- Crop mob
Crop Mob is primarily a group of volunteers who come together to build and empower communities by working side by side and doing the work it takes a community to do. Experienced farmers and gardeners also volunteer their time to share their knowledge with their peers and the next generation of agrarians. The membership is dynamic, changing and growing with each new mob event. Crop Mob has been described as "a modern, Internet-connected take on the agrarian culture that faded with the industrialization of farming. In a tough market, crop mobs can give small farms a shot in the arm and connect them to potential customers."
In the past farming was much more labor intensive. Activities like planting, harvesting, processing, and barnraising often required the collective effort of entire communities. This interdependence fostered strong communities. As farming became more mechanized and reliant on petroleum based inputs, it became a more independent and solitary career. Today in the industrial farming system a few people may manage hundreds or even thousands of acres.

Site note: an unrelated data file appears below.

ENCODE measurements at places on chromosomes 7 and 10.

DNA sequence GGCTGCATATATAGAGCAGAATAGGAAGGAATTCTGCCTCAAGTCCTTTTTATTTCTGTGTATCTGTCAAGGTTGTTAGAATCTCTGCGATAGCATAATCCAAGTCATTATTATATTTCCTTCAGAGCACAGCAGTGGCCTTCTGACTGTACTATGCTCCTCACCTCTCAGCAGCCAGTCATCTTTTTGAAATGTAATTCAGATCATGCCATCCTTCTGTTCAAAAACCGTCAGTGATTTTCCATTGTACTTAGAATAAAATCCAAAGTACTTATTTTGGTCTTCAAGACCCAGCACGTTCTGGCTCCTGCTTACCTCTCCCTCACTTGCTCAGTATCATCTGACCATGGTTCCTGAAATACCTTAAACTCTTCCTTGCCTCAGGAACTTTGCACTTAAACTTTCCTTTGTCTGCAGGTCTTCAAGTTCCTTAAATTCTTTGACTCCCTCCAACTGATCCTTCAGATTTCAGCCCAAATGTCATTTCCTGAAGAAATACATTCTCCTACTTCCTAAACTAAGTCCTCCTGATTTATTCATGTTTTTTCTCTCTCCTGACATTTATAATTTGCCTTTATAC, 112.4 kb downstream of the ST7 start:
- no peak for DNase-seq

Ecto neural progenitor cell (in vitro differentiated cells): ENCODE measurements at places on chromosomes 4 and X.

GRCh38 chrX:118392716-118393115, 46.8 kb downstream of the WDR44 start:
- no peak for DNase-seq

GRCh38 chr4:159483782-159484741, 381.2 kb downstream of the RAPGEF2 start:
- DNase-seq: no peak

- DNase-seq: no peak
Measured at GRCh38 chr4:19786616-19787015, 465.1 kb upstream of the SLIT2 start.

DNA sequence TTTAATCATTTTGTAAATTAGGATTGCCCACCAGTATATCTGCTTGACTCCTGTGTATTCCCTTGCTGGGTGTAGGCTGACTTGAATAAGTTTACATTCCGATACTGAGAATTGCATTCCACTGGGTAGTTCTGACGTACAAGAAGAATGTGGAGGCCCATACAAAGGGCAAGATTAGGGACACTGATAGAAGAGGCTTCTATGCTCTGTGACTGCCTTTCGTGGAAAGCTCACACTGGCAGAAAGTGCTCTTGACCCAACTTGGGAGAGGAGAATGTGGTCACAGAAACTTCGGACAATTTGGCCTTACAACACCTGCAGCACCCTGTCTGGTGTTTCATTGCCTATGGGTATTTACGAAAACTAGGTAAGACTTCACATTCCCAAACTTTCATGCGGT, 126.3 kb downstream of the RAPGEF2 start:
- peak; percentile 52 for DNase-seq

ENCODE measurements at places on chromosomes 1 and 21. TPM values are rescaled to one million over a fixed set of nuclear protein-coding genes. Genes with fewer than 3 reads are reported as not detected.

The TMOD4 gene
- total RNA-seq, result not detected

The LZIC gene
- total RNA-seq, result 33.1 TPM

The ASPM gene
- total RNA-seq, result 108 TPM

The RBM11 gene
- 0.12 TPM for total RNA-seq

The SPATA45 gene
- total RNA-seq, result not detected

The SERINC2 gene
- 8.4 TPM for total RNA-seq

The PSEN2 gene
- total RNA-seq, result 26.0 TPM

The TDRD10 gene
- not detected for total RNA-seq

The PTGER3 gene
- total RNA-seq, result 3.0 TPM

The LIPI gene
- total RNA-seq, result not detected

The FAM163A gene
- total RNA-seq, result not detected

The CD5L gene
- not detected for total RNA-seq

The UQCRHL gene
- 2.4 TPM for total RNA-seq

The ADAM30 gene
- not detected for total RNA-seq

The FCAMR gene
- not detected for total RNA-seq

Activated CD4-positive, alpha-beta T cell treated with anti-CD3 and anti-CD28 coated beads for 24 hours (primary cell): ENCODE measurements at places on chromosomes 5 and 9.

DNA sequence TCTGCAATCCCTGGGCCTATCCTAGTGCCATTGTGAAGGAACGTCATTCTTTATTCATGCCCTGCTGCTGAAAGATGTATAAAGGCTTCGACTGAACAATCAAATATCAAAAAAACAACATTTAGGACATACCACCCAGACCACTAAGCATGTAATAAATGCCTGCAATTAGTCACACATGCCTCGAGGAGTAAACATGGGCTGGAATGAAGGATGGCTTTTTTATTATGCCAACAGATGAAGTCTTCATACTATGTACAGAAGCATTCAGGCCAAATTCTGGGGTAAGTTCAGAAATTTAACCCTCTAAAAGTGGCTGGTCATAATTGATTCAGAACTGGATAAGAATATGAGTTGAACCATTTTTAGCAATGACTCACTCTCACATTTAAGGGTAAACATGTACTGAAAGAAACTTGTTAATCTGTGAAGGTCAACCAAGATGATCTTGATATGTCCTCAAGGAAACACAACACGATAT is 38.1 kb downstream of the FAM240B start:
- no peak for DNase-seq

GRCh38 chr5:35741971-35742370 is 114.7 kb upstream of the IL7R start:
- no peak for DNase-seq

The number of small farms, those fewer than 10 acres (40,000 m2), in the Research Triangle Park area grew 14 percent from 2002 to 2007, from about 4,400 to 5,000, according to Roland McReynolds, executive director of the Carolina Farm Stewardship Association. By comparison, the total number of farms of all sizes statewide dropped two percent during the same period, McReynolds says . These farms are growing diversified crops on small acreage, using only low levels of mechanization, and without the use of chemical pesticides or fertilizers. This is a much more labor intensive way of farming that brings back the need for community participation.
Many crop mob participants are apprentices or interns on these sustainable farms. The need for community participation matches a desire for community among young people interested in getting into farming. The crop mob was conceived as a way of building the community necessary to practice this kind of agriculture and to put the power to muster this group in the hands of our future food producers.
While Crop Mob started in the Triangle region of North Carolina in October of 2008, the model has since spread to more than a dozen regions throughout the United States.
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